More research will have to be done to confirm the role of these herbicides and other human-created sources of bromide in causing AVM outbreaks, but the authors already recommend that they shouldn’t be used to control Hydrilla populations any longer. Because this toxin can accumulate in other animals besides birds, such as reptiles, fish, and amphibians, it’s also possible that it can sicken mammals, including humans.

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Toxic blooms caused by algae (including blue-green algae) have already become more intense worldwide over the past few decades, and warming temperatures will likely only worsen the situation. And while AVM outbreaks have only been seen in four states to date, the scale of the problem is probably larger than what’s been officially documented.

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Revealing the identity of this eagle killer is definitely cause for celebration, but stopping it will be a whole new challenge.

Florida Bans Sale of Invasive Reptiles as Iguanas and Snakes Take Over

A 14-foot, 95-pound, female Burmese python captured in Naples, Florida.

A 14-foot, 95-pound, female Burmese python captured in Naples, Florida.
Image: Robert F. Bukaty (AP)

The Florida Fish and Wildlife Conservation Commission is clamping down on invasive reptiles, making it illegal for Floridians to breed or sell these problematic creatures except in special circumstances.

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In an effort to protect local ecology, economy, and human health, the state is making it illegal for Floridians to breed or sell such animals as Burmese and scrub pythons, Green anacondas, Nile monitors, green iguanas, and tegus, among several other invasive species. Finalized on February 25, the new rules are meant to improve the regulations on the ownership of invasive reptiles in Florida, and they’re expected to go into effect later this summer.

“Stringent biosecurity measures are required for those entities in possession of Prohibited species to limit escapes,” declares the Florida wildlife commission in its guidelines.

These reptiles are becoming a major menace in the state, ravaging sensitive ecosystems and wreaking havoc in urban environments. The Burmese python, for example, is now endemic in the Everglades, where it consumes a wide variety of prey. Green iguanas have been plaguing home and business owners for years, digging up gardens, damaging sidewalks and seawalls, and occasionally popping up in toilets (yes, seriously). Green iguanas also carry salmonella. So bad is this problem, that the wildlife commission has urged homeowners to kill green iguanas “whenever possible” and without the need for permits.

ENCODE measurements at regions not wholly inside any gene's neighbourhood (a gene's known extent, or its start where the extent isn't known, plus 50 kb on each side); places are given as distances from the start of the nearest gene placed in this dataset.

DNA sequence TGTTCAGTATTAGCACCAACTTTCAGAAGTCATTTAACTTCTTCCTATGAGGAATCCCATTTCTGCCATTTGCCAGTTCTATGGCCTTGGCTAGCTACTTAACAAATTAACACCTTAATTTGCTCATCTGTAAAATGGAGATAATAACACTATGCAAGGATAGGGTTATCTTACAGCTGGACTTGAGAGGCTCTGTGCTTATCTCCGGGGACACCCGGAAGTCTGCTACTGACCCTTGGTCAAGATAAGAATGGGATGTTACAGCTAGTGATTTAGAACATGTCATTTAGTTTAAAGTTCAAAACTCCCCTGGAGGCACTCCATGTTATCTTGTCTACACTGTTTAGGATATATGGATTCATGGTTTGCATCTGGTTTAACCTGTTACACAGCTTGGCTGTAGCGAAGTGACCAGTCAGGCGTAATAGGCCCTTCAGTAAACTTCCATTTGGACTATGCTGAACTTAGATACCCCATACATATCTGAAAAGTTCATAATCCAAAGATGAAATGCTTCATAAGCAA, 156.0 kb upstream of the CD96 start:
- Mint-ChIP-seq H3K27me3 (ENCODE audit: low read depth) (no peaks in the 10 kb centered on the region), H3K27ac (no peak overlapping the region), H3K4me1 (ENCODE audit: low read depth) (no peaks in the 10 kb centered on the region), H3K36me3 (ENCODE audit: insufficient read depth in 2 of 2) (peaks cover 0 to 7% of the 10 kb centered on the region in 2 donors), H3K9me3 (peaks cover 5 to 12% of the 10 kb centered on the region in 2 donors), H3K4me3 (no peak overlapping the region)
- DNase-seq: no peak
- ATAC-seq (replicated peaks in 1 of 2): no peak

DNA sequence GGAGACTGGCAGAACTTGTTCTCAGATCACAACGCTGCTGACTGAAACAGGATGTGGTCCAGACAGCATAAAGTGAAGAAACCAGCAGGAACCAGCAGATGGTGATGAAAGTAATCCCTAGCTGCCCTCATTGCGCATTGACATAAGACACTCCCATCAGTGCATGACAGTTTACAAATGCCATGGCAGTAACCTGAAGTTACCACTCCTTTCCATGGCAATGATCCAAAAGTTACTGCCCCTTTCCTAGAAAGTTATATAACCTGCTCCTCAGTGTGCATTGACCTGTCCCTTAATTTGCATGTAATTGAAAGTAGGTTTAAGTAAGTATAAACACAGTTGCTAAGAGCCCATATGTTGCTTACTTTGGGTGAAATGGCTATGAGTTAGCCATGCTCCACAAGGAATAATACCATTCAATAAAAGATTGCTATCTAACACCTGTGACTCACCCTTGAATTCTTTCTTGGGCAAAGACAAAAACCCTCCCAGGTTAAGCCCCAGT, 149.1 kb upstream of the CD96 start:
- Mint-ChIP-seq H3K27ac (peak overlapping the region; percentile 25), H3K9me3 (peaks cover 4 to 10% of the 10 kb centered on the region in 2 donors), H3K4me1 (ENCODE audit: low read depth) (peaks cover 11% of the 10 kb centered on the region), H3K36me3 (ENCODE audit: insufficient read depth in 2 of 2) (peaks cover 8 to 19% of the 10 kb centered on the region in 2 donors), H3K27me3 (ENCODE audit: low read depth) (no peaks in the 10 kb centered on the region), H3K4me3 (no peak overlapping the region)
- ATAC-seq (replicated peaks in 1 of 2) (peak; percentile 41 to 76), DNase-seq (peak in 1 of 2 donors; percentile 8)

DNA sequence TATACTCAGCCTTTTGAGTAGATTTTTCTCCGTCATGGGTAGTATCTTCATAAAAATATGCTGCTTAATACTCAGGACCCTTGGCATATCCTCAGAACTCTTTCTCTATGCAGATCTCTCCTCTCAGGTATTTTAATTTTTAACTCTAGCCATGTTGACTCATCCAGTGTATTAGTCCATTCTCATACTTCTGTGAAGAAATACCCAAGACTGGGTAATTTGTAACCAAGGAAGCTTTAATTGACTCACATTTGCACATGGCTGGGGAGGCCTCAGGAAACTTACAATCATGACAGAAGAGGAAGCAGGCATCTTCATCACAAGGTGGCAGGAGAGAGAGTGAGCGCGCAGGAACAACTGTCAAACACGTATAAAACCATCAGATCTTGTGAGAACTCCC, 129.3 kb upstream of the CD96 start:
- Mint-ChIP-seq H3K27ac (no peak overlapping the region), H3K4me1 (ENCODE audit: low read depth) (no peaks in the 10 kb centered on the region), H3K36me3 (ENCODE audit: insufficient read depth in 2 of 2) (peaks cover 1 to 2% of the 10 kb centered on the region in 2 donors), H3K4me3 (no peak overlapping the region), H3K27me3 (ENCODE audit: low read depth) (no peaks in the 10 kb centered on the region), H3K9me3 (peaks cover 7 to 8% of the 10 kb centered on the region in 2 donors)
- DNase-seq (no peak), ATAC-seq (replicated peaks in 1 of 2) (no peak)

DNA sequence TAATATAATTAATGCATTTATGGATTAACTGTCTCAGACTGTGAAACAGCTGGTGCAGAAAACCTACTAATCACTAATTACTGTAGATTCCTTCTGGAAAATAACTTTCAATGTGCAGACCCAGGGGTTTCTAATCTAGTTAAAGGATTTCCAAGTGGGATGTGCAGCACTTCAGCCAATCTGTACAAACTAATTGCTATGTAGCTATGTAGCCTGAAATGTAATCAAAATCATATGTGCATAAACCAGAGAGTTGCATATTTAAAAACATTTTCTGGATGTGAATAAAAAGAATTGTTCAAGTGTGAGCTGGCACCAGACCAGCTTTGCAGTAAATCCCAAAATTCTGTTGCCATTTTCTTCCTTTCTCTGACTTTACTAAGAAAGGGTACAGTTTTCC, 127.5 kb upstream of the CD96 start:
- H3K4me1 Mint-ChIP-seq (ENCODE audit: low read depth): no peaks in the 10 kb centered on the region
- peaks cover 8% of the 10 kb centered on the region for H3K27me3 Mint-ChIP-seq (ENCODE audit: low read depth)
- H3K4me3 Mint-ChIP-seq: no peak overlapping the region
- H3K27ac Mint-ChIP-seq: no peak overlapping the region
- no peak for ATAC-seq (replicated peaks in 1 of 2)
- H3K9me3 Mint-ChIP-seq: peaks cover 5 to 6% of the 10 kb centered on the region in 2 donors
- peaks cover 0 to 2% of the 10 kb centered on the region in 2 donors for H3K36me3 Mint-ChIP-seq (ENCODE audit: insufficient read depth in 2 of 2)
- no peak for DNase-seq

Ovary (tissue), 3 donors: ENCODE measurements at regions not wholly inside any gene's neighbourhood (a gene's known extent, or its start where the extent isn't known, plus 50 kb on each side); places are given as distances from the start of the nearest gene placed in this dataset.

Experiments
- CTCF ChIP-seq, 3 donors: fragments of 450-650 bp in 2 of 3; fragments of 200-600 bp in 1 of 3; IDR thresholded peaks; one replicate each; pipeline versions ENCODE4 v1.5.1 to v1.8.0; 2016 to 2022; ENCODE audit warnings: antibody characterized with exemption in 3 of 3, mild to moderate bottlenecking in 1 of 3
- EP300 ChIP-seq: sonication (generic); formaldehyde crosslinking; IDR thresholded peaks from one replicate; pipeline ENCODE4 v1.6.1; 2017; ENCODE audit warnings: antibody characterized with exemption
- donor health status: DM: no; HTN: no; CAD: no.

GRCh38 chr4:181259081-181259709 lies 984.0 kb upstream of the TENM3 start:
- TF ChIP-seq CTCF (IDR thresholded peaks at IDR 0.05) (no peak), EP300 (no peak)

As the new guidelines stipulate, pet owners will have 90 days to comply with the rules once they go into effect. Except in situations involving requirements to improve outdoor enclosures, which give owners 180 days to comply.

Possession of these animals may be permitted under special circumstances, such as for educational purposes or for “eradication/control activities,” which the Florida wildlife commission describes as a “targeted, systematic effort to remove an entire population of a nonnative species or to contain or otherwise manage the population of an invasive species so as to minimize its spread and impacts.”

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Green iguanas and tegus are still being permitted for personal use (i.e. pets), but those cases will require special permits. These animals can be owned for the duration of their lives, but the commission will only include animals that were owned prior to the new rules going into effect. Owners will have to make sure these animals are marked with a Passive Integrated Transponder (PIT) tag, and they’ll have to renew their permits annually.

Some pet owners in Florida won’t be happy with the new guidelines, and some breeders will likely have to revise their business plans. Sucks, but the environment is important, as is property, not to mention human health and safety.

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Snakes Invented an Incredibly Creepy Way to Climb Trees

Video showing the “lasso” mode of locomotion at 10 times normal speed (the gif is sped up from the original video, which showed 5x normal speed).
Gif: Thomas Seibert/Gizmodo

Jaw-dropping footage taken in Guam shows a previously unknown climbing strategy employed by brown tree snakes.